Monday, May 24, 2004

The Moderates Win One, For a Change

My column ran, for some reason, on Monday instead of Sunday. I was supposed to be paired with Tom Patterson and the Goldwater Institute view of the world, but I guess they couldn't ghost-write it for him in time. The newspaper version is available here for the next 30 days or so.

Battle of the Budget
Right-wing exclusion of GOP moderates drove them into an alliance with Dems

East Valley Tribune, May 24, 2004

The good guys finally won at the state Legislature. The House GOP leadership, always rather detached from reality, lost control of the process, and when last Wednesday’s session ended, they’d accomplished something even the Diamondbacks bullpen hasn’t managed: Blow an 18-run lead.

The House has a 39-21 GOP majority, but a coalition of moderate Republicans and Democrats assembled a moderate majority to pass the 15 budget bills over the ineffectual protests of House Speaker Jake Flake, Majority Leader “Not So Fast Eddie” Farnsworth, and the rest of the Far Right-East Valley crowd.

The budget passed with support of some 15 Republicans and 20 Democrats, so naturally conservatives are upset about (gasp!) bipartisanship. Every time Rep. Carole Hubbs voted for the budget, Rep. Linda Gray took her picture, for use against Hubbs in the upcoming GOP primary. See, when Republicans complain about “partisanship,” what they really mean is “insufficiently Republican.”

Yes, that Rep. Gray -- who heads the House Education Committee, who led the fight against all-day kindergarten. Only in Arizona would the chair of the Education Committee oppose more education.

The moderate "R's" didn’t let the conservatives down. It was the conservative leadership, hamstrung by their own ideology and bullheadedness. Two weeks ago, the moderates proposed a budget $40 million under the Senate version, but leadership wouldn’t even talk. By refusing to negotiate, leadership instead got a budget $33 million higher than the Senate’s. Playing hardball badly cost the ideologues $73 million -- and their authority.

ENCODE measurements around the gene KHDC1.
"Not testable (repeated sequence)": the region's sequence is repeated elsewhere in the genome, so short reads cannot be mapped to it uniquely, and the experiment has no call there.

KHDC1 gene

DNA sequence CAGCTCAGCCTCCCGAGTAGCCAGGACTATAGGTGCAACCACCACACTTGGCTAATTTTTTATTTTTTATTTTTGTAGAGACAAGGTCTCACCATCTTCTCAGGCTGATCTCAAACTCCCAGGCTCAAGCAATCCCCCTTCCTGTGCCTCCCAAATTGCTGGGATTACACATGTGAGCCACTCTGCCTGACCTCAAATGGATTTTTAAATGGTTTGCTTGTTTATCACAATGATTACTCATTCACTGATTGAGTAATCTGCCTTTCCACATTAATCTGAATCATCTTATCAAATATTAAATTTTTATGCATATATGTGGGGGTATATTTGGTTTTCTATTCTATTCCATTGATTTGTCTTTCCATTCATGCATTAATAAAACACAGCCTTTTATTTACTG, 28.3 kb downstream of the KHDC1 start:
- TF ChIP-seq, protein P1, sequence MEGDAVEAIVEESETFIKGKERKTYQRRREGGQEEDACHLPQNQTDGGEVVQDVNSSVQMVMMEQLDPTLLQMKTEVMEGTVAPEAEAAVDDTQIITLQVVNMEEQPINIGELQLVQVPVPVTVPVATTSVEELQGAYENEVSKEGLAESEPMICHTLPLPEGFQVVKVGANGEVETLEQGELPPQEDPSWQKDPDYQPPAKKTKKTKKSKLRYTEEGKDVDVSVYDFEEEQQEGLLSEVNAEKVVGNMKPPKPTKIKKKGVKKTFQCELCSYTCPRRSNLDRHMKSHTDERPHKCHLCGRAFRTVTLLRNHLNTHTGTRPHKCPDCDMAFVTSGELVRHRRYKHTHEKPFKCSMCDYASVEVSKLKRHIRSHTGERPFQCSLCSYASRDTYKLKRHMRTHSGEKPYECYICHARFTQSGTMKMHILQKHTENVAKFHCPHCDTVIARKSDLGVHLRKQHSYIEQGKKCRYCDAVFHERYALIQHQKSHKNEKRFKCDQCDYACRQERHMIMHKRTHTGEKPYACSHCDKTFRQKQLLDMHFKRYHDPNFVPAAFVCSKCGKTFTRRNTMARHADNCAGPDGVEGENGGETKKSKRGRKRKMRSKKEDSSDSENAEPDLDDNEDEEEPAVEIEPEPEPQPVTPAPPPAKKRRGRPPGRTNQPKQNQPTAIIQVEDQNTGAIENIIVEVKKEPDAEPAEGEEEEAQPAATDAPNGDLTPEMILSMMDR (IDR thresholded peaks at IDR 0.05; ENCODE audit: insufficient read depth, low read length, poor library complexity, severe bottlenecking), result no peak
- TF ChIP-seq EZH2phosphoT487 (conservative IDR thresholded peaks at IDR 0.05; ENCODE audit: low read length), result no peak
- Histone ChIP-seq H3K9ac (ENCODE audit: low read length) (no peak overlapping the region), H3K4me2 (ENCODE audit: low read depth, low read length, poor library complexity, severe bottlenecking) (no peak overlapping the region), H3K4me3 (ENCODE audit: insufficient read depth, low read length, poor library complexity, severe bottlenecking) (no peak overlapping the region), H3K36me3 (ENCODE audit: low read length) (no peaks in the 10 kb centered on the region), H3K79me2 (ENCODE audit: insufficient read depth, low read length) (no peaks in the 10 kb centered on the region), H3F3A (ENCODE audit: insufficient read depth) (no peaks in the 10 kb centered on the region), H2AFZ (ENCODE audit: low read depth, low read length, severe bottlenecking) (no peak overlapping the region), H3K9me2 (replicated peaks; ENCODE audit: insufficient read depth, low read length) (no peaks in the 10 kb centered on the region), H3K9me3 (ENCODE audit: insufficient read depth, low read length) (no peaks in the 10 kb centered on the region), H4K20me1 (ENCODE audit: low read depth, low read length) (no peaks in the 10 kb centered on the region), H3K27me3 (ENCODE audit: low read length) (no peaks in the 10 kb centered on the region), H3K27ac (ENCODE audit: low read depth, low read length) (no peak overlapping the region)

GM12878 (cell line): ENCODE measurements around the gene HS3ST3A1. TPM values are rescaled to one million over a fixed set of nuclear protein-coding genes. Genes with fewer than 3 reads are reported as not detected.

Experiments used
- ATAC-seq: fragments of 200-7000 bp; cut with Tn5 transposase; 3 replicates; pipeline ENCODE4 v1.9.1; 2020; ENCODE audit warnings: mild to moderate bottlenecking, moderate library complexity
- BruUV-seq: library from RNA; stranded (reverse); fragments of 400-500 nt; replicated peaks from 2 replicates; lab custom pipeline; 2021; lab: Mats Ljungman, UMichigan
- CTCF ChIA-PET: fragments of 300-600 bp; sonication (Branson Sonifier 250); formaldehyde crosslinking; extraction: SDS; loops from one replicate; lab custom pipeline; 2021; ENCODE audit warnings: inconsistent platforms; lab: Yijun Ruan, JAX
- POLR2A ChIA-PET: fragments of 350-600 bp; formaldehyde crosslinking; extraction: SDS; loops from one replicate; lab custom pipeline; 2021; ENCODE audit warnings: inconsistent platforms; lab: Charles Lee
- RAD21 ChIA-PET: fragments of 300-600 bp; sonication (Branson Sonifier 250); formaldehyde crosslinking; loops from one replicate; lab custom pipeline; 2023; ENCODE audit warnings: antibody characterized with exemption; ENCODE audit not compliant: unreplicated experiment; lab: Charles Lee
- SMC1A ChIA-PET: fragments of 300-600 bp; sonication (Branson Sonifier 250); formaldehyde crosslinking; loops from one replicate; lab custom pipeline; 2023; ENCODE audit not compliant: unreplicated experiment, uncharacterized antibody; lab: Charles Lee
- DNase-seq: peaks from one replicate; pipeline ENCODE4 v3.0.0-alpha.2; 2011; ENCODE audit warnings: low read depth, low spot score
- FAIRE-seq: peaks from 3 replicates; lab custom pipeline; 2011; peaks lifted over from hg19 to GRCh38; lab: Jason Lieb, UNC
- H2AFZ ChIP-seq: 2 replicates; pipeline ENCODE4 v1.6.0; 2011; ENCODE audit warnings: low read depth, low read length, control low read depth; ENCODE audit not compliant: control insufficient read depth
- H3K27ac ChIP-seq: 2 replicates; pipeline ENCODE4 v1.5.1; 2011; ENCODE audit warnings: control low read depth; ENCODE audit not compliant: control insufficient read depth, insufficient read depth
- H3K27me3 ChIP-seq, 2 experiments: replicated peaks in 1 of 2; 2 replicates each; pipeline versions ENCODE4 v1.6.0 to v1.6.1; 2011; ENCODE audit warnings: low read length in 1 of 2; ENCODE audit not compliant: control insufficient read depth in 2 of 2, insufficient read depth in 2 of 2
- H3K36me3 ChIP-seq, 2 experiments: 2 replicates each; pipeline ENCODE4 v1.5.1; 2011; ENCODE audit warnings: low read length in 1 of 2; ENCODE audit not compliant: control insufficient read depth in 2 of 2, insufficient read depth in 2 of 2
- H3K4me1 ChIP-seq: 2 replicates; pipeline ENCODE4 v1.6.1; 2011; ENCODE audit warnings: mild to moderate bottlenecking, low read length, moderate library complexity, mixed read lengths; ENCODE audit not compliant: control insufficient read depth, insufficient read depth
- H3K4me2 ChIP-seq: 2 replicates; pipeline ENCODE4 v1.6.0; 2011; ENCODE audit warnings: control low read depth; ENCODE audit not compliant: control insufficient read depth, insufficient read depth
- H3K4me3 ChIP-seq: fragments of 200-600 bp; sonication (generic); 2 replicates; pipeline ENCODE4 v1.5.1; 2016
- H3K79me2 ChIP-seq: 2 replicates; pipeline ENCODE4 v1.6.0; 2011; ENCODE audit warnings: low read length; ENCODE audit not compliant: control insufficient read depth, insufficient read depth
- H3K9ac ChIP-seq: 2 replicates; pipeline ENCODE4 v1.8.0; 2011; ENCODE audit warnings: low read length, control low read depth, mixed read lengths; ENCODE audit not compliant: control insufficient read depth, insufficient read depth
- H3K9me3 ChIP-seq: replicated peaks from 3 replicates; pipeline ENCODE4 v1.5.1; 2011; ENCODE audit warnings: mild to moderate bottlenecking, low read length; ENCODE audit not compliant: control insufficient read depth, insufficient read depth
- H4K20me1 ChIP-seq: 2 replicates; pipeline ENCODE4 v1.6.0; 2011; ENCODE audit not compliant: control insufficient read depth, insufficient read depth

Flake and Farnsworth don’t negotiate; they’re both so convinced they’re right, they don’t understand why they should bother. Now they’re both lame ducks; Flake’s term-limited, so crossing him carried little risk. Farnsworth lacks the votes to return as Majority Leader, and might not run again just to be a backbencher next year.

Essentially, Flake and Farnsworth got deposed by Acting Speaker Tom O’Halloran and De Facto Majority Leader Pete Hershberger. Flake had stripped them of their committee chairs earlier in the session for the mortal sin of working with a Democratic governor. Flake and Farnsworth keep their titles, but by mistreating much of their own caucus, lost their power.

These wackos don’t learn, either. Last year, a few moderate "R’s" forced leadership into a budget compromise with Gov. Janet Napolitano. This year, instead of talking to the moderates constantly and making them key players -- in politics, you keep your friends close, and your enemies closer -- House leadership excluded the moderates and Democrats from everything. So the mods and "D's" used all that free time to work out their budget plan and tactics.

And their plan worked perfectly; they didn’t just run over leadership, they left tire tracks on their shirts. House rules required having a session Wednesday, which leadership kept delaying to start because they lacked the votes. But the mods and "D's" got their 31 votes on the floor -- and under the rules, the session had to start.

Flake holed up in his office with Stan Turley, Jeff Groscost, and Ken Bennett, but even those ostensible luminaries couldn’t put Flake back on this horse. It took until 3 a.m. to pass the 15 bills, because each time the acting chair (Rep. Tom Boone, a Flake guy) would rule against the majority, forcing a vote by division, and then a roll call, before anything could happen. But all the mods -- except for Rep. Philip Hanson and Rep. John Nelson (a real disappointment; John Nelson didn’t used to be a wimp) -- hung tough, and by 3 a.m., the bipartisan moderate budget had passed.

Congratulations to the moderate "R’s". Maybe at the legislature we’ll start seeing the real majority start getting its way more often.

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